Joseph Kanyamuka, Charles B. L. Jumbe and Jacob Ricker-Gilbert
The combined effects of declining soil fertility, continuous mono-cropping, poor crop residues management, and limited resources are considered the major constraints to increased crop productivity in Sub-Saharan Africa. It is for this reason that most African governments in Sub-Saharan Africa have been implementing farm input support programmes to boost smallholder production. While substantial amounts of resources are committed to support such programmes, evidence suggests that the increased use of modern inputs such as inorganic fertilizers on the main staple food crops appear to be only marginally profitable or even unprofitable. There is a renewed realization that the use of fertilizer input alone to raise farm productivity is likely to be impeded, if sufficient attention is not given to complementary interventions such as integrated soil fertility management technologies and extension services. This chapter provides evidence from several African countries on the role of complementary interventions in enhancing profitability, effectiveness, and efficiency with which farm inputs such as inorganic fertilizer and improved seed are applied.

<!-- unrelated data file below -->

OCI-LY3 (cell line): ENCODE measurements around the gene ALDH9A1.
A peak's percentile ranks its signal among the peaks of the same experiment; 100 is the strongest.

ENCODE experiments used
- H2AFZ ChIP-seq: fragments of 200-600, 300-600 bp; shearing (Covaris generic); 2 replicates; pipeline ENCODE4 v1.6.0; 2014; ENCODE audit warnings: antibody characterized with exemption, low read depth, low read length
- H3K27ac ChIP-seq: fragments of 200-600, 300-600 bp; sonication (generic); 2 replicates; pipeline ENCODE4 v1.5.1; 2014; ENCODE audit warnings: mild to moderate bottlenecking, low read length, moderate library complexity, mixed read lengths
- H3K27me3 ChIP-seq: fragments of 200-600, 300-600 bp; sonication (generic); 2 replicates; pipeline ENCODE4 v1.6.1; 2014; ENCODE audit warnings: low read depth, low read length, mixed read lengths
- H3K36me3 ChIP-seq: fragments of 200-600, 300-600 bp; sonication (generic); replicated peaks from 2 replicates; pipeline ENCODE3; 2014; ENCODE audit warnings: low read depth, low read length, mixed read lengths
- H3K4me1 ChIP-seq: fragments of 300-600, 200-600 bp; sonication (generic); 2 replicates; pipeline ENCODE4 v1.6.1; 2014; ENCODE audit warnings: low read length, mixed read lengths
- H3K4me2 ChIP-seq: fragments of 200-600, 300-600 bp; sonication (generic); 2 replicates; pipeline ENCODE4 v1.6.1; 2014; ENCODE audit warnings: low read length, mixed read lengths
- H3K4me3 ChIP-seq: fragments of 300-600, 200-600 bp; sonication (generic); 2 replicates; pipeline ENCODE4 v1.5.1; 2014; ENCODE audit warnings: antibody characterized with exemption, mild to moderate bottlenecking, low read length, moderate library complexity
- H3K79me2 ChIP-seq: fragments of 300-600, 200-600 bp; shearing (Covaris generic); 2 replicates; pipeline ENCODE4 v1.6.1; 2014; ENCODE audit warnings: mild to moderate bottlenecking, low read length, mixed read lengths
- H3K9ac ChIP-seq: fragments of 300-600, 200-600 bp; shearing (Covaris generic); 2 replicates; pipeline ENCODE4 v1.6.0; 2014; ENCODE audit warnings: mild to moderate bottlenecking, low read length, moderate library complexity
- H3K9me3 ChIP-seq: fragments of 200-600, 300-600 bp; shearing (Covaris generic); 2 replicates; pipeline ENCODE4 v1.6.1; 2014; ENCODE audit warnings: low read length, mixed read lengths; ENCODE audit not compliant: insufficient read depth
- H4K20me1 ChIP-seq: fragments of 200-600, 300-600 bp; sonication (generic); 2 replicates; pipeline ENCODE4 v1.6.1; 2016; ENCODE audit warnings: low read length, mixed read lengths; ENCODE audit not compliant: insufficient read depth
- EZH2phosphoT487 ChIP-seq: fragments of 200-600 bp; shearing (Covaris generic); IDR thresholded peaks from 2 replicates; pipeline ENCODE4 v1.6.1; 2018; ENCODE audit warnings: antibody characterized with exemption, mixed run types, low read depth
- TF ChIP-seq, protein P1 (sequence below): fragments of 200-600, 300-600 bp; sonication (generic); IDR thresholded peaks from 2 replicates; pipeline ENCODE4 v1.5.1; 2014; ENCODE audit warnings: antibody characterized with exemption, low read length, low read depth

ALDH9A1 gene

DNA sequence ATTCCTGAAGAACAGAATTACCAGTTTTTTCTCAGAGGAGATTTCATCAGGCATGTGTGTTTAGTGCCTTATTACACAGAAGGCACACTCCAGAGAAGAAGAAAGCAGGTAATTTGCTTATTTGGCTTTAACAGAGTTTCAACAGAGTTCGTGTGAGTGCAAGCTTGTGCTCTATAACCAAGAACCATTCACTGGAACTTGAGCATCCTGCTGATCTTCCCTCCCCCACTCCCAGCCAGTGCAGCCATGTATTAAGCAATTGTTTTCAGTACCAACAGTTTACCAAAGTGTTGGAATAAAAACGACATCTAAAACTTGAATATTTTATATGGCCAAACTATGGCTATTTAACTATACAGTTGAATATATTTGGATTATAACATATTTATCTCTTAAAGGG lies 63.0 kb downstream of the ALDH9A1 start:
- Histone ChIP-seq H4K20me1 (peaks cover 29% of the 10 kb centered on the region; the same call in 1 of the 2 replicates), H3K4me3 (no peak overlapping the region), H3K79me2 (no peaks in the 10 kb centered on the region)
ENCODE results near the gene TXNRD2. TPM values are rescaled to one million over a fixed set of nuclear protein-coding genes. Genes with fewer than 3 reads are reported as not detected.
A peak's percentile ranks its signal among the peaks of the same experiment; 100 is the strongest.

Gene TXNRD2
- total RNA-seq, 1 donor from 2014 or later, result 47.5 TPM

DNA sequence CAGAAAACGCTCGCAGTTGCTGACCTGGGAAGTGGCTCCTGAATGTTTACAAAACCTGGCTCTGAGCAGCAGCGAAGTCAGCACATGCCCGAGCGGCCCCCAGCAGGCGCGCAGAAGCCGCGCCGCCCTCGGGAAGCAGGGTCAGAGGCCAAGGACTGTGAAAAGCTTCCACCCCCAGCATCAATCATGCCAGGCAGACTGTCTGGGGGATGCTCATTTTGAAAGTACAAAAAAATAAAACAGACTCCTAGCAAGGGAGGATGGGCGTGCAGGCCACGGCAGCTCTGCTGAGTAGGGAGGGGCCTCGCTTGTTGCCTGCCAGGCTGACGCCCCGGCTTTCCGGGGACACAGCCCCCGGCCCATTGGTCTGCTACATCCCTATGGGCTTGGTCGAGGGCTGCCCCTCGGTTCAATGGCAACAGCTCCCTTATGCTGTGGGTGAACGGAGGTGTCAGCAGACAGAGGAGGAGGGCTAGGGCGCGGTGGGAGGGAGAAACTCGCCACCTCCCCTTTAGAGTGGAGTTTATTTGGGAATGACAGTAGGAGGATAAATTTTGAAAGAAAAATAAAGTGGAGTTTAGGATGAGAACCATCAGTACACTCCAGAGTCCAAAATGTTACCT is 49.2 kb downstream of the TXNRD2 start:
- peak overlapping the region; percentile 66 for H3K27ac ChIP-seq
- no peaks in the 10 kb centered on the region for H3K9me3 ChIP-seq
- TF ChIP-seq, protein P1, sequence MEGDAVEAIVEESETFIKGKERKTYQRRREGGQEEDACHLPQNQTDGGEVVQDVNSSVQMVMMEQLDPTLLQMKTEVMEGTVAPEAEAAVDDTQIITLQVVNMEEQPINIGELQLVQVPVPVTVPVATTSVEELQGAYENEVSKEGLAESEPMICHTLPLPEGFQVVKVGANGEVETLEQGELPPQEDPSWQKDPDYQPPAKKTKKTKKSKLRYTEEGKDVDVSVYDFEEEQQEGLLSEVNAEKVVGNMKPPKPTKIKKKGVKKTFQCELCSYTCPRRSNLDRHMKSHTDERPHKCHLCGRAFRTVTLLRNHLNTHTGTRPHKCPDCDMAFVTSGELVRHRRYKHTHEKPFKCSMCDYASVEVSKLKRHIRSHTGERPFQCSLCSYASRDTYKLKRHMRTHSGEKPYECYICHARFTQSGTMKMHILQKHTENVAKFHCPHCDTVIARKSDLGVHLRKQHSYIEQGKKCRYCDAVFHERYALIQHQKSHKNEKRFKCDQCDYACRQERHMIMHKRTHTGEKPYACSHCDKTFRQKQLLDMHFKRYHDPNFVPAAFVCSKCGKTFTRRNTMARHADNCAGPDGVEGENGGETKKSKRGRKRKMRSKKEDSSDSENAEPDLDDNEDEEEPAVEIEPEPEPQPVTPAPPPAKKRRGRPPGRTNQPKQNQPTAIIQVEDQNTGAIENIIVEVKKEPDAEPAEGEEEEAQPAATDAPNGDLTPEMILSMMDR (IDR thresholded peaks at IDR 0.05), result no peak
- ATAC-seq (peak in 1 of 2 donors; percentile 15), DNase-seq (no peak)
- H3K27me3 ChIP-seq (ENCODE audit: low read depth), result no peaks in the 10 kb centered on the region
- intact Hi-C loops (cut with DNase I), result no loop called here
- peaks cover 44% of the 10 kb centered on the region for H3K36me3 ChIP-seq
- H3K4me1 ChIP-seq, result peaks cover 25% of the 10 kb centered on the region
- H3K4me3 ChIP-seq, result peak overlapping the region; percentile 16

The original article was published by IGI Global and can be accessed here